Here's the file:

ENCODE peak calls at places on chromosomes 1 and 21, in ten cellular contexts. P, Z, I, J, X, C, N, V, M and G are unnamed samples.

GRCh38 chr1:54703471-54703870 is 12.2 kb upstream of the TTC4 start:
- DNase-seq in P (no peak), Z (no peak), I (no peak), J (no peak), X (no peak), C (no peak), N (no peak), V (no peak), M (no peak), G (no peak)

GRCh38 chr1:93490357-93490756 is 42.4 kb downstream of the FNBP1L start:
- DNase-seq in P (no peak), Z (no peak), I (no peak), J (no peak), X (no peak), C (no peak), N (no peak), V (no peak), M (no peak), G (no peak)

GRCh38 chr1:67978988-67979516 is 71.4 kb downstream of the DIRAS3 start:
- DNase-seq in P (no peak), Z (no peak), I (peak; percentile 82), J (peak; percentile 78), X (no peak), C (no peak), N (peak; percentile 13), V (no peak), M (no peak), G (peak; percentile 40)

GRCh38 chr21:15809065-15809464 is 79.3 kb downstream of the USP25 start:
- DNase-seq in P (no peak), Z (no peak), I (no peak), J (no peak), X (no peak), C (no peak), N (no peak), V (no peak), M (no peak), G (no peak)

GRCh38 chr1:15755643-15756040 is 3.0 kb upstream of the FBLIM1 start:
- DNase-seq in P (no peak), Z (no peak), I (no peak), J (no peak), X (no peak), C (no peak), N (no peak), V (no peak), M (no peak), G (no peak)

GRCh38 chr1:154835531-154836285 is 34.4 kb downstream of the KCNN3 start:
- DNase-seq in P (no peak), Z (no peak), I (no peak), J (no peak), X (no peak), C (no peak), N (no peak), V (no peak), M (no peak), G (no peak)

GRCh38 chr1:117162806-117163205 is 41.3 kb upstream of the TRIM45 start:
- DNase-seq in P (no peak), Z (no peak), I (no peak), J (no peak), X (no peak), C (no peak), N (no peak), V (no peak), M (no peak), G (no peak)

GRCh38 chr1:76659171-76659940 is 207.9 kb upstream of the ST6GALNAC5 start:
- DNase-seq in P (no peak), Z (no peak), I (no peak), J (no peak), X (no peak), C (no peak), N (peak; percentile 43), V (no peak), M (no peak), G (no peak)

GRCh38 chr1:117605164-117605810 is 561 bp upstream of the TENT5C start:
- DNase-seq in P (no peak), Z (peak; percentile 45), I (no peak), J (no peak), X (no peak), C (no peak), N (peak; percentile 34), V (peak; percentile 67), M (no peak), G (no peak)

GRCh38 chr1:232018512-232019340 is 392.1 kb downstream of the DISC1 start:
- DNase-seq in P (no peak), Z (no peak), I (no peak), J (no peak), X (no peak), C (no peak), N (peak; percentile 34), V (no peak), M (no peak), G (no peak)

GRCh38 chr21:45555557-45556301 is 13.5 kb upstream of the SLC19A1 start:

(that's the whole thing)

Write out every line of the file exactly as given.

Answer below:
ENCODE peak calls at places on chromosomes 1 and 21, in ten cellular contexts. P, Z, I, J, X, C, N, V, M and G are unnamed samples.

GRCh38 chr1:54703471-54703870 is 12.2 kb upstream of the TTC4 start:
- DNase-seq in P (no peak), Z (no peak), I (no peak), J (no peak), X (no peak), C (no peak), N (no peak), V (no peak), M (no peak), G (no peak)

GRCh38 chr1:93490357-93490756 is 42.4 kb downstream of the FNBP1L start:
- DNase-seq in P (no peak), Z (no peak), I (no peak), J (no peak), X (no peak), C (no peak), N (no peak), V (no peak), M (no peak), G (no peak)

GRCh38 chr1:67978988-67979516 is 71.4 kb downstream of the DIRAS3 start:
- DNase-seq in P (no peak), Z (no peak), I (peak; percentile 82), J (peak; percentile 78), X (no peak), C (no peak), N (peak; percentile 13), V (no peak), M (no peak), G (peak; percentile 40)

GRCh38 chr21:15809065-15809464 is 79.3 kb downstream of the USP25 start:
- DNase-seq in P (no peak), Z (no peak), I (no peak), J (no peak), X (no peak), C (no peak), N (no peak), V (no peak), M (no peak), G (no peak)

GRCh38 chr1:15755643-15756040 is 3.0 kb upstream of the FBLIM1 start:
- DNase-seq in P (no peak), Z (no peak), I (no peak), J (no peak), X (no peak), C (no peak), N (no peak), V (no peak), M (no peak), G (no peak)

GRCh38 chr1:154835531-154836285 is 34.4 kb downstream of the KCNN3 start:
- DNase-seq in P (no peak), Z (no peak), I (no peak), J (no peak), X (no peak), C (no peak), N (no peak), V (no peak), M (no peak), G (no peak)

GRCh38 chr1:117162806-117163205 is 41.3 kb upstream of the TRIM45 start:
- DNase-seq in P (no peak), Z (no peak), I (no peak), J (no peak), X (no peak), C (no peak), N (no peak), V (no peak), M (no peak), G (no peak)

GRCh38 chr1:76659171-76659940 is 207.9 kb upstream of the ST6GALNAC5 start:
- DNase-seq in P (no peak), Z (no peak), I (no peak), J (no peak), X (no peak), C (no peak), N (peak; percentile 43), V (no peak), M (no peak), G (no peak)

GRCh38 chr1:117605164-117605810 is 561 bp upstream of the TENT5C start:
- DNase-seq in P (no peak), Z (peak; percentile 45), I (no peak), J (no peak), X (no peak), C (no peak), N (peak; percentile 34), V (peak; percentile 67), M (no peak), G (no peak)

GRCh38 chr1:232018512-232019340 is 392.1 kb downstream of the DISC1 start:
- DNase-seq in P (no peak), Z (no peak), I (no peak), J (no peak), X (no peak), C (no peak), N (peak; percentile 34), V (no peak), M (no peak), G (no peak)

GRCh38 chr21:45555557-45556301 is 13.5 kb upstream of the SLC19A1 start: